HP, Motorola, O2, I-mate, Dopod, Samsung and even Palm now use Windows Mobile versions 5.0 and 6.0. WM5 also offers push email but for that, your mail provider (company mail or a private provider) needs to support Microsoft Exchange Server.
I-mate K-JAM
I mate has arguably the widest range of mobile devices employing the WM5 platform. The K-Jam is among the best in their line-up employing a sliding QWERTY keyboard and touchscreen functionality.
For the mobile professional, K-JAM offers everything you would be used to on your personal computer. The WM5 platform comes complete with Word for Mobile, Excel for Mobile and PowerPoint for Mobile. With built-in Windows Media Player 10, you can also transfer and enjoy your music and movies seamlessly.
The biggest reason a professional would buy a WM5 phone is for Outlook. WM5 synchronises seamlessly with your computer and can copy settings, address books and emails to the phone. At the moment, WM5 is all set to be replaced with the Windows Mobile 6.0 platform that was announced in January. PRICE: Approx. Rs28,000. Other Recommended Devices: HP iPAQ 514 (non-touchscreen; just announced), Samsung BlackJack, O2 Atom Exec, I-mate SP5 (non-touchscreen).
Motorola Q q9
The Q q9 by Motorola is one of the first to use the Windows Mobile 6.0 edition for smartphones. This means that it will be a nontouchscreen phone but with full QWERTY keyboard and rather large form factor! Announced recently at the 3GSM conference, the q9 builds on the Motorola Q and will offer push mail thanks to WM6. Price will certainly be on the high side at launch, but hang on for a while… Expected launch is post-June. PRICE: Not Available.
The original mobile offices, Blackberrys have built themselves a reputation of being robust travellers. And while there was some criticism of their size with previous models, that has now ceased with the launch of the Pearl 8100.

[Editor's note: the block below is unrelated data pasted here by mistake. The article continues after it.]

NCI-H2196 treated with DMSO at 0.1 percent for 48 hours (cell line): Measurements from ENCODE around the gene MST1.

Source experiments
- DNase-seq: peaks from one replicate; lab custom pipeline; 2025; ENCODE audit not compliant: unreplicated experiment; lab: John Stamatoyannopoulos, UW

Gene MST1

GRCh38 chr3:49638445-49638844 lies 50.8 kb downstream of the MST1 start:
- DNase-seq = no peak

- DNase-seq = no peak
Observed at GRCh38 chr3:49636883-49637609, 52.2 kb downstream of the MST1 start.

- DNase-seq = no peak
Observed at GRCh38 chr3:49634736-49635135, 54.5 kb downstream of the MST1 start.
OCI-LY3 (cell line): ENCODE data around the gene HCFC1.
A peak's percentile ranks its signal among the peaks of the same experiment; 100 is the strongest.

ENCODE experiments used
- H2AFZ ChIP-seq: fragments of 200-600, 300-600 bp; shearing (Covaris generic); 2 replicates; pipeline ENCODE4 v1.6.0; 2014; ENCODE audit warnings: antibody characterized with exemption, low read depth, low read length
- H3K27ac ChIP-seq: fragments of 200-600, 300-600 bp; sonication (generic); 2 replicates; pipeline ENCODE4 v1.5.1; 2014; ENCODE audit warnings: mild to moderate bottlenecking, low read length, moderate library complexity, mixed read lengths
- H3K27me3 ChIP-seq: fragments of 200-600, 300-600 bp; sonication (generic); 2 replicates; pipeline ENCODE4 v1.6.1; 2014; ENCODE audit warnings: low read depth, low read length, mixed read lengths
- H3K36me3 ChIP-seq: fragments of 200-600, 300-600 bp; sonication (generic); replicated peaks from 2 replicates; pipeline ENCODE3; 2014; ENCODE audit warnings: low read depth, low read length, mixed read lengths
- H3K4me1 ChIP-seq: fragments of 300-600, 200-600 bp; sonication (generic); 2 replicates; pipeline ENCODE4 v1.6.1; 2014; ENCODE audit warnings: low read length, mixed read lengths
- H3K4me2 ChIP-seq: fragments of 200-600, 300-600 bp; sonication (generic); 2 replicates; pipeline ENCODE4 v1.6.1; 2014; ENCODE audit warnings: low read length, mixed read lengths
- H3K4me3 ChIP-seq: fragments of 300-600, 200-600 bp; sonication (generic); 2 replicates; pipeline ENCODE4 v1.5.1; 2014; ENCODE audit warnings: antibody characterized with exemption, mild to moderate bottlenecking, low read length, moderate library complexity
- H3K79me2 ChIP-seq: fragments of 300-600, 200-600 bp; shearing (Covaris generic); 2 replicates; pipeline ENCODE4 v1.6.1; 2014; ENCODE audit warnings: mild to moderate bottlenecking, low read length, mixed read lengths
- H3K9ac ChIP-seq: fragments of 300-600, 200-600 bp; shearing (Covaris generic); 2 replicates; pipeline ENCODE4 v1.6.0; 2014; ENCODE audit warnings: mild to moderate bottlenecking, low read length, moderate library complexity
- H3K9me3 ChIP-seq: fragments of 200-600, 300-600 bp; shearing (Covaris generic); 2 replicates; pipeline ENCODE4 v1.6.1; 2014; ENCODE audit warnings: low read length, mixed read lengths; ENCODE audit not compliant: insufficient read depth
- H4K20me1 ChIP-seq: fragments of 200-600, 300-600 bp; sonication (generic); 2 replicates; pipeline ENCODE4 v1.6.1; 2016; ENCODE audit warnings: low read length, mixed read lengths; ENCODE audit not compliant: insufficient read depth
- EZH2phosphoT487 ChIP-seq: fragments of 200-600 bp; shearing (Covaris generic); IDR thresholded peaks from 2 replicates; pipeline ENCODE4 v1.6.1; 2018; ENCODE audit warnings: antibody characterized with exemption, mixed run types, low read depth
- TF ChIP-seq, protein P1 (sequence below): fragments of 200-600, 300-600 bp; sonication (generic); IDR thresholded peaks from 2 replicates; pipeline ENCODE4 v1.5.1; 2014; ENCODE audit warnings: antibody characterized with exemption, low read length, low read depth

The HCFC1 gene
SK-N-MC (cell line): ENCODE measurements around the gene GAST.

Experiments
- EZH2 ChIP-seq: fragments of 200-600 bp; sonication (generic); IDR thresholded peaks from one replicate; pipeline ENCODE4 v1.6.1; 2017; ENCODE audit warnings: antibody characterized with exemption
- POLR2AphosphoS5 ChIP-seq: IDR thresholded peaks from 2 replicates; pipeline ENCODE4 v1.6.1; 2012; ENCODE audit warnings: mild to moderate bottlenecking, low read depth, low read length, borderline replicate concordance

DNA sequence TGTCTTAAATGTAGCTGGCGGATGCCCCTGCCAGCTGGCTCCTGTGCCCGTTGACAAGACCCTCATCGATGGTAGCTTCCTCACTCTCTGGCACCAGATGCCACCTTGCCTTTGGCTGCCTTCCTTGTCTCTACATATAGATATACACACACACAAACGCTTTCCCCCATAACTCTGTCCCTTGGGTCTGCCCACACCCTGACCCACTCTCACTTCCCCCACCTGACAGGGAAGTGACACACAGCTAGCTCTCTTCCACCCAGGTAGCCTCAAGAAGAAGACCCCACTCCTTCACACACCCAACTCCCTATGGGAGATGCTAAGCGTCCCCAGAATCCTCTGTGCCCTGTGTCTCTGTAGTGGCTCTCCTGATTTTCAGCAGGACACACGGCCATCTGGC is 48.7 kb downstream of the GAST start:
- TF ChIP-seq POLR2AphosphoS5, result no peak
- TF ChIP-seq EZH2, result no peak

The Pearl is one of the best cell phones available for business use. Employing the BlackBerry ease of use in push email, it also acts as a fabulous cell phone with PIM functionality. Coupled with a good camera and multimedia features, this is a dream to have. We spent some time with the Pearl on an Airtel network and are happy to report that the push email works like a charm. Reading through long mails and even opening heavy attachments (we opened a 110 KB document) is a breeze.
The form factor further lends itself very well to ease of use. The only gripe we had was the buttons. They were a little hard and too small to use even if you have average size hands. PRICE: Approx. Rs25,000.
Coming Soon: BlackBerry 8800
If BlackBerry is your preferred mode of communication when on the move, it is not necessary to invest in a handset by them. “BlackBerry Connect” that can also be used on Nokia phones gives the same functionality on the latest ‘E’ range of business phones. The Nokia E60, E61 and E70 are already ready to use this and it is also rumoured that the E90 Communicator will offer the same functionality.
And if Nokia is not your choice, there are phones from Dopod (running WM) and Palm OS phones that also work well with the BlackBerry Connect service. It’s perhaps the best marriage of two types of services with WM and BlackBerry.
The bottom line is that while options are aplenty, it depends on the kind of budget you are on and what support (from your server set up) you have to work with while on the move. If emails are a way of life, we would recommend you grab the BlackBerry Pearl. But if you also need more features like word processing and document editing, the Windows Mobile Platform beats the competition hands down. If, however, mobility is the main requirement and costs are restrictive, try the Symbian OSbased phones. They are always within reach.
Write to us at businessoflife@livemint.com
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First Published: Wed, Feb 28 2007. 01 16 AM IST
More Topics: Business of Life | Gadgets |